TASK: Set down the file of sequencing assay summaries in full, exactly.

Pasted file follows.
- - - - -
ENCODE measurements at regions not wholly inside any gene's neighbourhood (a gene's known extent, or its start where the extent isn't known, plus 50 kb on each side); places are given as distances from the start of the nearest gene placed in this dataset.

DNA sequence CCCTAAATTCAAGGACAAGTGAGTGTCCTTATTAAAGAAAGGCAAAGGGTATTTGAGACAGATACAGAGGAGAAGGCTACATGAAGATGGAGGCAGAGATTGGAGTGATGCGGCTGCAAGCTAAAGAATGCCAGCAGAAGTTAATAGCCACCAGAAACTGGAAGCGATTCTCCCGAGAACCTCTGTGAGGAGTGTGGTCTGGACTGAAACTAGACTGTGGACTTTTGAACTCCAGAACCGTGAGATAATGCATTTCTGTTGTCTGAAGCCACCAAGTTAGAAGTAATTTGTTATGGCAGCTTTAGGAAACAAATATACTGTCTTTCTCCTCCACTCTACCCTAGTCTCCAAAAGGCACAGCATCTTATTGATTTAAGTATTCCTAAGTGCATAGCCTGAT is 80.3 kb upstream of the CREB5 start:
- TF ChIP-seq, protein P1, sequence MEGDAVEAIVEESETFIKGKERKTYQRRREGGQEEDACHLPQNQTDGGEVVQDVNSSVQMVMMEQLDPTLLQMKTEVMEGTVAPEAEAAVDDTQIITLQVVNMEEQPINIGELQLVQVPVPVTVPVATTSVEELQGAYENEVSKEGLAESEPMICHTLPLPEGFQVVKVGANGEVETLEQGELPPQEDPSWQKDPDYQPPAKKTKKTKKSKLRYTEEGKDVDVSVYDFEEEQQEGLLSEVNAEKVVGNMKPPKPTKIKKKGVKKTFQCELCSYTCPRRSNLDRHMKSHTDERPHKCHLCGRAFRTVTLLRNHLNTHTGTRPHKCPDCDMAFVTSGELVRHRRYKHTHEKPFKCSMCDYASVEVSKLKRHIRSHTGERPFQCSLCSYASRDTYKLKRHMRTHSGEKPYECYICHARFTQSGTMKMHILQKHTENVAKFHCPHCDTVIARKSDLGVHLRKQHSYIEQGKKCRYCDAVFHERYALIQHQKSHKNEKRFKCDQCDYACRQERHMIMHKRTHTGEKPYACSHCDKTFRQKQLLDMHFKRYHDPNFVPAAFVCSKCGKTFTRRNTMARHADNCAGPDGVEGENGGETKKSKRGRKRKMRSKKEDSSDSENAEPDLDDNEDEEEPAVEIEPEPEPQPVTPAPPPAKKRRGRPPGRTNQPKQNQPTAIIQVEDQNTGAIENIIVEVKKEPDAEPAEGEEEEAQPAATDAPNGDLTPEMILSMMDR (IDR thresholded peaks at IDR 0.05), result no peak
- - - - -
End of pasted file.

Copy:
ENCODE measurements at regions not wholly inside any gene's neighbourhood (a gene's known extent, or its start where the extent isn't known, plus 50 kb on each side); places are given as distances from the start of the nearest gene placed in this dataset.

DNA sequence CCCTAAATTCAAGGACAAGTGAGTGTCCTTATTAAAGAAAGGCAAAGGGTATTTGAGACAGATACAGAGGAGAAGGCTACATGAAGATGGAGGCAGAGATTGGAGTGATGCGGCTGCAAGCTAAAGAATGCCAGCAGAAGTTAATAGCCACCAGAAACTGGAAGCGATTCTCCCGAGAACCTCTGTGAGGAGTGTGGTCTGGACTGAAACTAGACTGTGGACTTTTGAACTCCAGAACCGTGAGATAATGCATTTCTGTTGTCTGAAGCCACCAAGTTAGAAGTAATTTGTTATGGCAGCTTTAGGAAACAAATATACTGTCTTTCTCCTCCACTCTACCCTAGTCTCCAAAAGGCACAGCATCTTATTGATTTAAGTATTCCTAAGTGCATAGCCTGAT is 80.3 kb upstream of the CREB5 start:
- TF ChIP-seq, protein P1, sequence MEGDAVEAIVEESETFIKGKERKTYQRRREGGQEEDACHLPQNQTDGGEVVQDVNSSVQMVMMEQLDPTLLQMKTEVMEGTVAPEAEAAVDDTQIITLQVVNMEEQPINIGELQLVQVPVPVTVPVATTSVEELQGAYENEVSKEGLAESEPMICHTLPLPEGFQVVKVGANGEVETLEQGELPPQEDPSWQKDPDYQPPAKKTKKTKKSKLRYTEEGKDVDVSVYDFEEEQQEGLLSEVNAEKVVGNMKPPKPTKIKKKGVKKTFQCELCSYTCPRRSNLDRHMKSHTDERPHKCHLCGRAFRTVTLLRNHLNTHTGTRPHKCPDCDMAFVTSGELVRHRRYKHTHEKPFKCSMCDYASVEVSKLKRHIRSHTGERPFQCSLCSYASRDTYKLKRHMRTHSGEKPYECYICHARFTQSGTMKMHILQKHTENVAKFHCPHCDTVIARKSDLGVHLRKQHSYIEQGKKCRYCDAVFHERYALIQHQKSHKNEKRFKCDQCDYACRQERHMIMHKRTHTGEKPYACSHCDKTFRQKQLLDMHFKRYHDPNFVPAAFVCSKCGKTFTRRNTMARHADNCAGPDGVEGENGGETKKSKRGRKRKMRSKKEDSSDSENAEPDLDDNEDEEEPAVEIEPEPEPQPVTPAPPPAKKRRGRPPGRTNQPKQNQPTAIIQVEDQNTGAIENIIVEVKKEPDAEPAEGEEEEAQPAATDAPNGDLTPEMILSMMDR (IDR thresholded peaks at IDR 0.05), result no peak